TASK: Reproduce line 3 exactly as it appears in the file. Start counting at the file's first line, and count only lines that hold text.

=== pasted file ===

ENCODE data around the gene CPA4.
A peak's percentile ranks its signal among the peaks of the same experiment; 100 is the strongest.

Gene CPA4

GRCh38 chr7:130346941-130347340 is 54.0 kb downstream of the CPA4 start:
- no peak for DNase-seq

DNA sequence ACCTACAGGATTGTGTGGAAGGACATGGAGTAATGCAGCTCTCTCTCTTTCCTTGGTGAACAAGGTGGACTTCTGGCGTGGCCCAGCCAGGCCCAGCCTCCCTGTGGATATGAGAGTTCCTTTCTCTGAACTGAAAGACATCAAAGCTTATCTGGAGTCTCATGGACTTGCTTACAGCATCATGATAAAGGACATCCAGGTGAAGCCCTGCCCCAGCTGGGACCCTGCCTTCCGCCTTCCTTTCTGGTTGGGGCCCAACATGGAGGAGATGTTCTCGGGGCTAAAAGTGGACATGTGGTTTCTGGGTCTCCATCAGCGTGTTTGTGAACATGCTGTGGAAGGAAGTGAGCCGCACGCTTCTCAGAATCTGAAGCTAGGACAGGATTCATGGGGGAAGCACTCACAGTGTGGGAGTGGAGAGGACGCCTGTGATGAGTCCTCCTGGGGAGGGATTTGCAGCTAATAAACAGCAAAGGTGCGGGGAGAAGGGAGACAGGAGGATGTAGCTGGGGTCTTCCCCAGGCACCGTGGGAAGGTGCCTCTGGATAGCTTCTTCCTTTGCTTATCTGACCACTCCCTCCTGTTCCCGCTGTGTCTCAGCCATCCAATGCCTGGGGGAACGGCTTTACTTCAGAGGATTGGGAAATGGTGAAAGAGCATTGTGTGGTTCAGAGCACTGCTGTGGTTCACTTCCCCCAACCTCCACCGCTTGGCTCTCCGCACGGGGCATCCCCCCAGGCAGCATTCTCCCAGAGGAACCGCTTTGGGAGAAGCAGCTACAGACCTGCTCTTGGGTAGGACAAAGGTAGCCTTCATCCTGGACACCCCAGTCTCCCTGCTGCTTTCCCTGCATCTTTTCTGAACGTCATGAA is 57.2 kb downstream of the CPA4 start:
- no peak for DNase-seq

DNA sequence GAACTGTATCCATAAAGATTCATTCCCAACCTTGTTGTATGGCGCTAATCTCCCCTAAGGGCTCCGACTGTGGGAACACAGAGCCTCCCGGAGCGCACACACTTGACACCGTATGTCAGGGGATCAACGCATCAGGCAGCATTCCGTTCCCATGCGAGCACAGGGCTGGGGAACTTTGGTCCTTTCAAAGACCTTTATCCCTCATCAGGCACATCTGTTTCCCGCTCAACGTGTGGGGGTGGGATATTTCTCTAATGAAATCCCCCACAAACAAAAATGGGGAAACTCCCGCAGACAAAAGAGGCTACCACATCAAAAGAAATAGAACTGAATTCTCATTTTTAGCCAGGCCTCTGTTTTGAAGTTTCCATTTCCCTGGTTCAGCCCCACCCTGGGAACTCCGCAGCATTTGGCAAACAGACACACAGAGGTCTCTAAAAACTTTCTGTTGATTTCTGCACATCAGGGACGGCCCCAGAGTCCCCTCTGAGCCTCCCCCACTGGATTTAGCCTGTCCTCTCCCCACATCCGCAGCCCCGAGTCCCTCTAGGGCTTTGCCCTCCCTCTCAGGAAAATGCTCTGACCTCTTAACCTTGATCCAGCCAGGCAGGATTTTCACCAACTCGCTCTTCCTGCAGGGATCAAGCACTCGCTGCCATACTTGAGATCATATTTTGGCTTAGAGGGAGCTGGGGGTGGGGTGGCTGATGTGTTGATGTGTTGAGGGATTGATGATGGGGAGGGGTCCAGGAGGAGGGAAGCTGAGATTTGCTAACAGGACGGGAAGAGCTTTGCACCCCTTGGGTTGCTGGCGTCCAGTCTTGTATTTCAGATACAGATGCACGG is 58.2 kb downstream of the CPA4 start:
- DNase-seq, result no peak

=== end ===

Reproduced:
Gene CPA4